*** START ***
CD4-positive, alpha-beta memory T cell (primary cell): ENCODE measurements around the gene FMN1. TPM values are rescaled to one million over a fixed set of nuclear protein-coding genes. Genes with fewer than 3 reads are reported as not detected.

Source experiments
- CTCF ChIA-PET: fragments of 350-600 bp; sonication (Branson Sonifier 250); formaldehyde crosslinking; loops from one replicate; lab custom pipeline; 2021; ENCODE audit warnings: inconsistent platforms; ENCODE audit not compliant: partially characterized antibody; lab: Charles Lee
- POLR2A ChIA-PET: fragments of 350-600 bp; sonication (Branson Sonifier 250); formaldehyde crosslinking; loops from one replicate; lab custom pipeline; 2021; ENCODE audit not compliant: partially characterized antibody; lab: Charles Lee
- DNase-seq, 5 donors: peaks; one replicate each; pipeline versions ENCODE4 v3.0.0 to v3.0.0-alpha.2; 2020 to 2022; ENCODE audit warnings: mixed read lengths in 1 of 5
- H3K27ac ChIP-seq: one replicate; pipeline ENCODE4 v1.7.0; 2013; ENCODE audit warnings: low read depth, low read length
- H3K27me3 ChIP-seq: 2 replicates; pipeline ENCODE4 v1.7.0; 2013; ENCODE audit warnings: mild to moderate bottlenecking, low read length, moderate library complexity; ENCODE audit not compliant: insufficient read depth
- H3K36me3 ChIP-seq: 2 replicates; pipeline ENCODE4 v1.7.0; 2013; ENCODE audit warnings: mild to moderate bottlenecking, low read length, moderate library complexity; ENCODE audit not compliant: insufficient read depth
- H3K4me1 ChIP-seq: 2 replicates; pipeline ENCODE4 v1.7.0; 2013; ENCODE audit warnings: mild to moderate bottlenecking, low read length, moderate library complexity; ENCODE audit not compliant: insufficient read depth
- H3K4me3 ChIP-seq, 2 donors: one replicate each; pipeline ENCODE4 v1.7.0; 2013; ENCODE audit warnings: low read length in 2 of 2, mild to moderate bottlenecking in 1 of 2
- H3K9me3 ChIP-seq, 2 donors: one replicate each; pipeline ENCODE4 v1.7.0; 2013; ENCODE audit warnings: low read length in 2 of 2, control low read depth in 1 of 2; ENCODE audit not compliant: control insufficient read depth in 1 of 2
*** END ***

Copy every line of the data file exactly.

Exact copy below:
CD4-positive, alpha-beta memory T cell (primary cell): ENCODE measurements around the gene FMN1. TPM values are rescaled to one million over a fixed set of nuclear protein-coding genes. Genes with fewer than 3 reads are reported as not detected.

Source experiments
- CTCF ChIA-PET: fragments of 350-600 bp; sonication (Branson Sonifier 250); formaldehyde crosslinking; loops from one replicate; lab custom pipeline; 2021; ENCODE audit warnings: inconsistent platforms; ENCODE audit not compliant: partially characterized antibody; lab: Charles Lee
- POLR2A ChIA-PET: fragments of 350-600 bp; sonication (Branson Sonifier 250); formaldehyde crosslinking; loops from one replicate; lab custom pipeline; 2021; ENCODE audit not compliant: partially characterized antibody; lab: Charles Lee
- DNase-seq, 5 donors: peaks; one replicate each; pipeline versions ENCODE4 v3.0.0 to v3.0.0-alpha.2; 2020 to 2022; ENCODE audit warnings: mixed read lengths in 1 of 5
- H3K27ac ChIP-seq: one replicate; pipeline ENCODE4 v1.7.0; 2013; ENCODE audit warnings: low read depth, low read length
- H3K27me3 ChIP-seq: 2 replicates; pipeline ENCODE4 v1.7.0; 2013; ENCODE audit warnings: mild to moderate bottlenecking, low read length, moderate library complexity; ENCODE audit not compliant: insufficient read depth
- H3K36me3 ChIP-seq: 2 replicates; pipeline ENCODE4 v1.7.0; 2013; ENCODE audit warnings: mild to moderate bottlenecking, low read length, moderate library complexity; ENCODE audit not compliant: insufficient read depth
- H3K4me1 ChIP-seq: 2 replicates; pipeline ENCODE4 v1.7.0; 2013; ENCODE audit warnings: mild to moderate bottlenecking, low read length, moderate library complexity; ENCODE audit not compliant: insufficient read depth
- H3K4me3 ChIP-seq, 2 donors: one replicate each; pipeline ENCODE4 v1.7.0; 2013; ENCODE audit warnings: low read length in 2 of 2, mild to moderate bottlenecking in 1 of 2
- H3K9me3 ChIP-seq, 2 donors: one replicate each; pipeline ENCODE4 v1.7.0; 2013; ENCODE audit warnings: low read length in 2 of 2, control low read depth in 1 of 2; ENCODE audit not compliant: control insufficient read depth in 1 of 2